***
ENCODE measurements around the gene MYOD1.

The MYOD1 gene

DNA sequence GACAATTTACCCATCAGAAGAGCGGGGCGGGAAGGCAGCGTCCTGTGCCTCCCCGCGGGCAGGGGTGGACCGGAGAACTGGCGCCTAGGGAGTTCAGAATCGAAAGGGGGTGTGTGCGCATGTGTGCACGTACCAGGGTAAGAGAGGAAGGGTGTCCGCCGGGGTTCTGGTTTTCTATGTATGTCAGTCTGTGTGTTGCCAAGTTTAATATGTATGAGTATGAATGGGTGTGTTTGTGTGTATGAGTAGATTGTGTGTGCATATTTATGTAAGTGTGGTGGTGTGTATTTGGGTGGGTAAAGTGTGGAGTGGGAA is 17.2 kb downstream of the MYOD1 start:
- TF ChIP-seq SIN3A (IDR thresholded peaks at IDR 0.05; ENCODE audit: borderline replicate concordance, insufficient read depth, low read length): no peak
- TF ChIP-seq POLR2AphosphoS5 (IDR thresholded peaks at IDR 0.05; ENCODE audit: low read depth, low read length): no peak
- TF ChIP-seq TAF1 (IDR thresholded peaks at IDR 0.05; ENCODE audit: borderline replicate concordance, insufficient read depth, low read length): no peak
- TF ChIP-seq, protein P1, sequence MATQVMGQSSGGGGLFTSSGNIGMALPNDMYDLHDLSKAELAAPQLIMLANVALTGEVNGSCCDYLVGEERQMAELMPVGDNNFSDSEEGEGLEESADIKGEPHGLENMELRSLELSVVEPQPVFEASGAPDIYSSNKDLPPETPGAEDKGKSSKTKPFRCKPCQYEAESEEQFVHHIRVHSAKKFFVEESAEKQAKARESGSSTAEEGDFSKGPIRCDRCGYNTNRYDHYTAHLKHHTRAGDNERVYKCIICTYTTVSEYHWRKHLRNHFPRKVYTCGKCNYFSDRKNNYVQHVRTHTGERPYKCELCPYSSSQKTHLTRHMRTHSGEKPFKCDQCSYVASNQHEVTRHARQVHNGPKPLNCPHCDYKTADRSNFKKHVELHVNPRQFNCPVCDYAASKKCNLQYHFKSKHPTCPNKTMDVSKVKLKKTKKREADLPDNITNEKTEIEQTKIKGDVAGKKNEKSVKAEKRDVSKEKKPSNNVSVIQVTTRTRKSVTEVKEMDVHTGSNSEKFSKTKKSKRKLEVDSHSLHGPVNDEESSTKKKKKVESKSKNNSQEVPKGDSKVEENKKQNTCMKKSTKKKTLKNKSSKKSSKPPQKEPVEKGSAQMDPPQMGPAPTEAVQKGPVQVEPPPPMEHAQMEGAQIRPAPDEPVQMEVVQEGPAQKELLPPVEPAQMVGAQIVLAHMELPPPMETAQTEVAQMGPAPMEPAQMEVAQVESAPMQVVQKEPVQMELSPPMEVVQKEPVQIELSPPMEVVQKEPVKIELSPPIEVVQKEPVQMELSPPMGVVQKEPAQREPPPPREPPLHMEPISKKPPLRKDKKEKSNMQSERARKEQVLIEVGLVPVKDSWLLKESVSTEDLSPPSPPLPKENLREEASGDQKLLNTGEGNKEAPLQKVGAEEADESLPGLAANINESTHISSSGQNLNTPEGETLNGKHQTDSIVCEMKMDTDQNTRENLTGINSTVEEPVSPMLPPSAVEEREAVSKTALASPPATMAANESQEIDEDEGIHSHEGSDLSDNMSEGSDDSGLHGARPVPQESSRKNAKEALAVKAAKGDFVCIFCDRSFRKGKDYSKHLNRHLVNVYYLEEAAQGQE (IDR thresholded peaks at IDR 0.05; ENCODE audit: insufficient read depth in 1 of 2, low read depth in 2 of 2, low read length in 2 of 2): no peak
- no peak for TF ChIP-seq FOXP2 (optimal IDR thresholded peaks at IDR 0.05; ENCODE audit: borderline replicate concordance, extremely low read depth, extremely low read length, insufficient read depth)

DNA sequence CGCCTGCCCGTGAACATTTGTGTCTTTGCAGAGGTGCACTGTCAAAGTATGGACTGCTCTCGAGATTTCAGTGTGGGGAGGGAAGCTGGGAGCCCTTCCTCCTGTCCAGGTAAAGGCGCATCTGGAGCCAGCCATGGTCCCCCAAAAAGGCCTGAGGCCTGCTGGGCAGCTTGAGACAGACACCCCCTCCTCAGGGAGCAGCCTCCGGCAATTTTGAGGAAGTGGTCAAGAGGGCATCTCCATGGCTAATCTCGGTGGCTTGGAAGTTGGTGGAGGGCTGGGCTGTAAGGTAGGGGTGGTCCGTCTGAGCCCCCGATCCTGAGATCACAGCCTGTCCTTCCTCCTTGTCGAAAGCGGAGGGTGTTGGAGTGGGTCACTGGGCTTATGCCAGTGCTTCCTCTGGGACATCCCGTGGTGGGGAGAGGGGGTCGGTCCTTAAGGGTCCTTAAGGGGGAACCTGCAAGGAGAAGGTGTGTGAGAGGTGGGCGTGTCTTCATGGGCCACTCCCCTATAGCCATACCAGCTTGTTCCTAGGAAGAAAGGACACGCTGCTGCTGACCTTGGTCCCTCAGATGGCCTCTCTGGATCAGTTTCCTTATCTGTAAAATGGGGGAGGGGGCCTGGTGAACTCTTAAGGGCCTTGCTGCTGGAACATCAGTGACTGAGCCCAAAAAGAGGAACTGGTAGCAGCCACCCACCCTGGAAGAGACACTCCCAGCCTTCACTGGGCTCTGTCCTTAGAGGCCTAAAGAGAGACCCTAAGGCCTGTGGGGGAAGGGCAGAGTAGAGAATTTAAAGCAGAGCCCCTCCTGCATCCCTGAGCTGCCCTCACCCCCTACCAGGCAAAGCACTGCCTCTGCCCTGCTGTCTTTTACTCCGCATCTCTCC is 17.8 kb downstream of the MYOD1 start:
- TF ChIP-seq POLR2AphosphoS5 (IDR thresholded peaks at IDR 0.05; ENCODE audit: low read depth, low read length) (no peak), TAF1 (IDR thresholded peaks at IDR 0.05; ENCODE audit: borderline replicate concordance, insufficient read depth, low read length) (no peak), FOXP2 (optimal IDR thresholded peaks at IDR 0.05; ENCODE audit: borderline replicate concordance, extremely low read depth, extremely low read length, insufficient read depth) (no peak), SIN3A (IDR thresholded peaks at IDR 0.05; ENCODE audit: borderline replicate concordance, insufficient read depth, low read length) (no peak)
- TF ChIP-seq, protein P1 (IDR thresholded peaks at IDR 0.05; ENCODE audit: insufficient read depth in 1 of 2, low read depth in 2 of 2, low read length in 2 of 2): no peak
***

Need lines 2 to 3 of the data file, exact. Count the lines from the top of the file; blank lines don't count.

The MYOD1 gene

DNA sequence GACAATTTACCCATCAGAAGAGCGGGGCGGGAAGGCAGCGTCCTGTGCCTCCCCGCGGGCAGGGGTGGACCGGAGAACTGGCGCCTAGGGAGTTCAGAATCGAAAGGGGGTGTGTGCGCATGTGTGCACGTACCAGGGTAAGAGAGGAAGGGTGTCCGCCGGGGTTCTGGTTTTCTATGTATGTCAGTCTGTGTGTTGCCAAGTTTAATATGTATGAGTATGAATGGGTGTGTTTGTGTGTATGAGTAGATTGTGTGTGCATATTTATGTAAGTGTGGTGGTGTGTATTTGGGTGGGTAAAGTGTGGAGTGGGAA is 17.2 kb downstream of the MYOD1 start: